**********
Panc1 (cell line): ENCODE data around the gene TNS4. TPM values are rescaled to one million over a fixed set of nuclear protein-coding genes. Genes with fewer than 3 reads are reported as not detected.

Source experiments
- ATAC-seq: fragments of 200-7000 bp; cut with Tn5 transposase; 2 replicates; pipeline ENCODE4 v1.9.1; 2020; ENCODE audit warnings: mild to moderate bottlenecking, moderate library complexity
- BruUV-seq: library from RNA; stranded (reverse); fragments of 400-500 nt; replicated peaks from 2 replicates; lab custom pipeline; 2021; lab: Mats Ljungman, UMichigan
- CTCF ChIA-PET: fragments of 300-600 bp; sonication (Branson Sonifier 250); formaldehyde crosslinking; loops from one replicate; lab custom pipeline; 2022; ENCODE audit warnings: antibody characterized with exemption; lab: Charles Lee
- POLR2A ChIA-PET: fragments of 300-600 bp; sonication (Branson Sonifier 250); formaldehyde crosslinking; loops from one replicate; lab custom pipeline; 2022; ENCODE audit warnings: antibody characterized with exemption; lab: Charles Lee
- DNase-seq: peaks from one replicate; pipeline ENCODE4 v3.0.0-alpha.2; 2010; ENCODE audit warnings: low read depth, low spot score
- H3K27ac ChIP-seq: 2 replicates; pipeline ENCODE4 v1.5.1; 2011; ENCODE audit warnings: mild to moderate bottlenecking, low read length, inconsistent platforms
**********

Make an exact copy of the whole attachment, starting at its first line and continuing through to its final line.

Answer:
Panc1 (cell line): ENCODE data around the gene TNS4. TPM values are rescaled to one million over a fixed set of nuclear protein-coding genes. Genes with fewer than 3 reads are reported as not detected.

Source experiments
- ATAC-seq: fragments of 200-7000 bp; cut with Tn5 transposase; 2 replicates; pipeline ENCODE4 v1.9.1; 2020; ENCODE audit warnings: mild to moderate bottlenecking, moderate library complexity
- BruUV-seq: library from RNA; stranded (reverse); fragments of 400-500 nt; replicated peaks from 2 replicates; lab custom pipeline; 2021; lab: Mats Ljungman, UMichigan
- CTCF ChIA-PET: fragments of 300-600 bp; sonication (Branson Sonifier 250); formaldehyde crosslinking; loops from one replicate; lab custom pipeline; 2022; ENCODE audit warnings: antibody characterized with exemption; lab: Charles Lee
- POLR2A ChIA-PET: fragments of 300-600 bp; sonication (Branson Sonifier 250); formaldehyde crosslinking; loops from one replicate; lab custom pipeline; 2022; ENCODE audit warnings: antibody characterized with exemption; lab: Charles Lee
- DNase-seq: peaks from one replicate; pipeline ENCODE4 v3.0.0-alpha.2; 2010; ENCODE audit warnings: low read depth, low spot score
- H3K27ac ChIP-seq: 2 replicates; pipeline ENCODE4 v1.5.1; 2011; ENCODE audit warnings: mild to moderate bottlenecking, low read length, inconsistent platforms